ASOS introduces new fit tool to cater to wider range of shapes and reduce returns

ASOS's new fit tool

ASOS’s new fit tool

British retailer ASOS is rolling out a sizing tool that combines machine learning with a visual questionnaire in a bid to cater to a wider range of customer shapes, as well as reduce returns. At present, almost half of the items bought online are sent back, mainly due to incorrect fit.

The fit assistant, which works both on the retailer’s app and e-commerce site, goes beyond the shopper’s weight and height to take into account different body shapes. It asks for the tummy and hip shape (with options that range from straighter to wider), age and bra size, plus the fit the customer is looking for: tighter, average, or looser.

The brand is using machine learning to blend questionnaire data with recommendations based on the customer’s previous purchases and returns, as well as what sizes other customers with similar body shape were happy with. The same technology is being used in features like ‘Your Edit’, ‘Style Match’ and the ‘You Might Also Like’ carousel on product pages.

ASOS's new fit tool

ASOS’s new fit tool

Excessive returns and the pressure this puts on fulfilment and ultimately profit is one of e-commerce’s biggest problems, therefore this feature is likely going to have a major impact on the bottom line. In the UK, 47% of items bought online are returned, according to a study from Barclaycard released in earlier this year. UK shoppers have even earned the title of “serial returners,” as £7bn worth of purchases are sent back every year, leading to a ‘phantom economy’ of lost revenue for retailers. Returns and refunds have risen at four in ten online stores selling fashion, footwear, and accessories since 2016.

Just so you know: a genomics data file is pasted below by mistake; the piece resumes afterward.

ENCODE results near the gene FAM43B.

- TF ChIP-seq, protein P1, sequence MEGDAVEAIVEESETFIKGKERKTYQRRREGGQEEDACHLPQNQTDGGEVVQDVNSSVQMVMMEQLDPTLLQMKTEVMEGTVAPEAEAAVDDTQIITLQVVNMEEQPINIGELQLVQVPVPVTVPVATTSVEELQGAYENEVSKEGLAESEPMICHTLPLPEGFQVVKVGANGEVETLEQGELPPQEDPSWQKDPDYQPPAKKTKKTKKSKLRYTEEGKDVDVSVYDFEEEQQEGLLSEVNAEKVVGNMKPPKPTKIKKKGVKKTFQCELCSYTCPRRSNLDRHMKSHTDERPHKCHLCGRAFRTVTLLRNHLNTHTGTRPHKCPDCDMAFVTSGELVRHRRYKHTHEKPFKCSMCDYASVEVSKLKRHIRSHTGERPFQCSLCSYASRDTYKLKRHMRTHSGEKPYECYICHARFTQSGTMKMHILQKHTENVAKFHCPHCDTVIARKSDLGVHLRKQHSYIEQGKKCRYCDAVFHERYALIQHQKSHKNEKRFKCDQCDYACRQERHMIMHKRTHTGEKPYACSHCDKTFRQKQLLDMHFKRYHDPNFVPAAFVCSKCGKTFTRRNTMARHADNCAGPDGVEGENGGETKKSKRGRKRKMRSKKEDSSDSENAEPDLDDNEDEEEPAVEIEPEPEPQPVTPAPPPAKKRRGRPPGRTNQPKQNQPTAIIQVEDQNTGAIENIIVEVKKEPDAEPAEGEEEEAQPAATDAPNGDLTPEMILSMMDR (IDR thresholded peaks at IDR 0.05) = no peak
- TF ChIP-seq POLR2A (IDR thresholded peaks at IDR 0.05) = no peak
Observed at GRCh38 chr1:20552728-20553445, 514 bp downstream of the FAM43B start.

Additionally features like ‘Try Before You Buy’ can also trigger a flood of returns. Globally, 25% of retailers will roll out this feature by 2019, but a report from Brightpearl looking at the US market shows that most aren’t ready for the proliferation of returns that could quadruple return costs for retailers. For example in 2017 alone, total merchandise returns accounted for more than $351 billion in lost sales for US retailers.

Fit tools for online shopping may not be new, but so far they have done little to prove their effectiveness in preventing returns. However from a customer retention standpoint, tools that enable e-commerce consumers to shop more confidently will only help instil a further sense of loyalty and trust, which in turn will hopefully translate to a happy purchase.

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